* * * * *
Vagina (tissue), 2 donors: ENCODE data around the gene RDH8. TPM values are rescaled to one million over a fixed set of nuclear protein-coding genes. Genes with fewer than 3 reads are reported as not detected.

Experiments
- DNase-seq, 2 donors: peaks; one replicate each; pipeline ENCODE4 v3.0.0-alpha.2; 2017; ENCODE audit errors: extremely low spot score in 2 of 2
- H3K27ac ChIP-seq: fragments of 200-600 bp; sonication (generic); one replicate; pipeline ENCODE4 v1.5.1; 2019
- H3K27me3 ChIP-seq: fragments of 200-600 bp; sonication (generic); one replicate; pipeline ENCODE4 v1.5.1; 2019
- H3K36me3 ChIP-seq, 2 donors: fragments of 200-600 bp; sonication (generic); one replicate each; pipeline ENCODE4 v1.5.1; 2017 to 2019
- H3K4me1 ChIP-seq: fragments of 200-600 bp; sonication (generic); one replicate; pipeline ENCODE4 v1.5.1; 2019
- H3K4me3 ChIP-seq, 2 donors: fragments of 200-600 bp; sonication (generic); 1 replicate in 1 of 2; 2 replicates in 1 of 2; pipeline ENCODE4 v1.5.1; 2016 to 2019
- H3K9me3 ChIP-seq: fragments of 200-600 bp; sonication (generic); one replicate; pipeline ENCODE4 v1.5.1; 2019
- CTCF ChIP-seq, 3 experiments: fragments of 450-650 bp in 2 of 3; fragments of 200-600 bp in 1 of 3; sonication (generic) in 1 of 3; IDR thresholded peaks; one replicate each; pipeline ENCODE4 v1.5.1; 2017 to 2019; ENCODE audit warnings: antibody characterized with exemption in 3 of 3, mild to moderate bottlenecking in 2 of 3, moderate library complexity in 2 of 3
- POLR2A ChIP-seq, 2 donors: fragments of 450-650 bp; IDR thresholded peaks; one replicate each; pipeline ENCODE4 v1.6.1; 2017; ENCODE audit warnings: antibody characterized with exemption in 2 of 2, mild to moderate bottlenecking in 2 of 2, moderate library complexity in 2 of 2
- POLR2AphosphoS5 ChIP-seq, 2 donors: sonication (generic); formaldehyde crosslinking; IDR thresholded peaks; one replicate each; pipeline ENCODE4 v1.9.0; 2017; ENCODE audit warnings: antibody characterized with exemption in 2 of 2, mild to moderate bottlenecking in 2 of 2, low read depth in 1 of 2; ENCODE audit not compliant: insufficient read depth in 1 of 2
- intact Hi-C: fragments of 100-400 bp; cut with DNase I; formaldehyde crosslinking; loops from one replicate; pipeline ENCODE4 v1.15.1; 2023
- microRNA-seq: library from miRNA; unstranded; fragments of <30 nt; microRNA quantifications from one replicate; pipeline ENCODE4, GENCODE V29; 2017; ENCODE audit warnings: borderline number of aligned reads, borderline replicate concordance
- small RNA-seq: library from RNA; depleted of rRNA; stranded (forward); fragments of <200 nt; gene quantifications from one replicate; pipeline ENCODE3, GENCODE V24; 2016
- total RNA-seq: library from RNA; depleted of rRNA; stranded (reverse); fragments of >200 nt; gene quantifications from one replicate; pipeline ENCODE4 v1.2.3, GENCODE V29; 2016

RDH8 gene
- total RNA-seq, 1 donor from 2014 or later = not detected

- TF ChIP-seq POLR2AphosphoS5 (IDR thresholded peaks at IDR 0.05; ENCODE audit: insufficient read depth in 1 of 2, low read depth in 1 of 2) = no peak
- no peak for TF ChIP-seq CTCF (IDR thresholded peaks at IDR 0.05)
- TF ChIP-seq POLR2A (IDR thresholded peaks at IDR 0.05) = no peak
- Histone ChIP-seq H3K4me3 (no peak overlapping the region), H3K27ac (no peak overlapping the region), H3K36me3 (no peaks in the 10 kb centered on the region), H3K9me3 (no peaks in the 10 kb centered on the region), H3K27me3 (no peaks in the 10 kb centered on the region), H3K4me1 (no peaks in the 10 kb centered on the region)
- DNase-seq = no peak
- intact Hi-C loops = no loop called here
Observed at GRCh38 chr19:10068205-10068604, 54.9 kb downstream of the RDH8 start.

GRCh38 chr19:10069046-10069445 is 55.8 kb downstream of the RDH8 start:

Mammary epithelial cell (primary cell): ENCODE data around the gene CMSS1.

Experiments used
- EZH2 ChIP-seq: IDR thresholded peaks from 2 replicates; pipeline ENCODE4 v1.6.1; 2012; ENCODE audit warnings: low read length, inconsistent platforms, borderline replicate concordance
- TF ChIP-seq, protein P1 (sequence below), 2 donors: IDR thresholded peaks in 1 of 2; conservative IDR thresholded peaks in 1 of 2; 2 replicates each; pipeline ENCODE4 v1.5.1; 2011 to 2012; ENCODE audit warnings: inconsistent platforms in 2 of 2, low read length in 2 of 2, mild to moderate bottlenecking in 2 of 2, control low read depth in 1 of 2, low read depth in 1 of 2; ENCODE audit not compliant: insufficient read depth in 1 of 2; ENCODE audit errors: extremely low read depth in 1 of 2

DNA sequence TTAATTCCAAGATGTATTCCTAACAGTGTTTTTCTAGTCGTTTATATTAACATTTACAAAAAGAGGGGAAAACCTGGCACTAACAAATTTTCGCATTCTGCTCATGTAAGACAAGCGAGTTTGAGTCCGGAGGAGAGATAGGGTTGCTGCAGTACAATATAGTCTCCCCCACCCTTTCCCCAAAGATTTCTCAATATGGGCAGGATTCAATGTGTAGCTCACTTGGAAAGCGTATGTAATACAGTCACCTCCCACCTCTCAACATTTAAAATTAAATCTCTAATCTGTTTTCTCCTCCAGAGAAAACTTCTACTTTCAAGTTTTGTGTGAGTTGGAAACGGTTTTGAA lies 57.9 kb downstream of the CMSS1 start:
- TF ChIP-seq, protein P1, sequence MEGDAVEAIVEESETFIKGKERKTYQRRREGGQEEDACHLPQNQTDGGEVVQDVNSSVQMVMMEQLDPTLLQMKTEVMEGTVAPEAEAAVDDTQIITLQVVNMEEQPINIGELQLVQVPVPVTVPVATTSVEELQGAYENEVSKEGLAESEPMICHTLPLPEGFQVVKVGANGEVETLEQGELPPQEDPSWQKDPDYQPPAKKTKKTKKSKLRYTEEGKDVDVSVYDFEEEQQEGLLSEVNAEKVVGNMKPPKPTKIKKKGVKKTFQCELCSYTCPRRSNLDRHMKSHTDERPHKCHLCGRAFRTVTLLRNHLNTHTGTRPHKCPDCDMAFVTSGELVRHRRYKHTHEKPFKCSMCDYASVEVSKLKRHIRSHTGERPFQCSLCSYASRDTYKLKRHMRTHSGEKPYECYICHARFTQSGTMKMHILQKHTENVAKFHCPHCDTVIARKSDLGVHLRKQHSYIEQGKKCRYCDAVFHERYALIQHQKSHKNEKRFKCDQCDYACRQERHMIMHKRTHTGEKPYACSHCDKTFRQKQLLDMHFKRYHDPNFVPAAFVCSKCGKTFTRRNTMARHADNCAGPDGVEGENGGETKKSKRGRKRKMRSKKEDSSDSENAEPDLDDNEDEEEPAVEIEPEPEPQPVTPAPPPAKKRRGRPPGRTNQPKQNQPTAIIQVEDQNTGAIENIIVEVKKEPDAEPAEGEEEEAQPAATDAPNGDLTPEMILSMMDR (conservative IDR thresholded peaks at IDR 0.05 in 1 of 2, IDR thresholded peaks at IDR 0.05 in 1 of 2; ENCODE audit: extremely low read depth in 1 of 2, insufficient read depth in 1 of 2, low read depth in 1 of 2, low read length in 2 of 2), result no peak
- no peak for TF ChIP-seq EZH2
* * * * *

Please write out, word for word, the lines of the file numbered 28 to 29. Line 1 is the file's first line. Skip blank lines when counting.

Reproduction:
Experiments used
- EZH2 ChIP-seq: IDR thresholded peaks from 2 replicates; pipeline ENCODE4 v1.6.1; 2012; ENCODE audit warnings: low read length, inconsistent platforms, borderline replicate concordance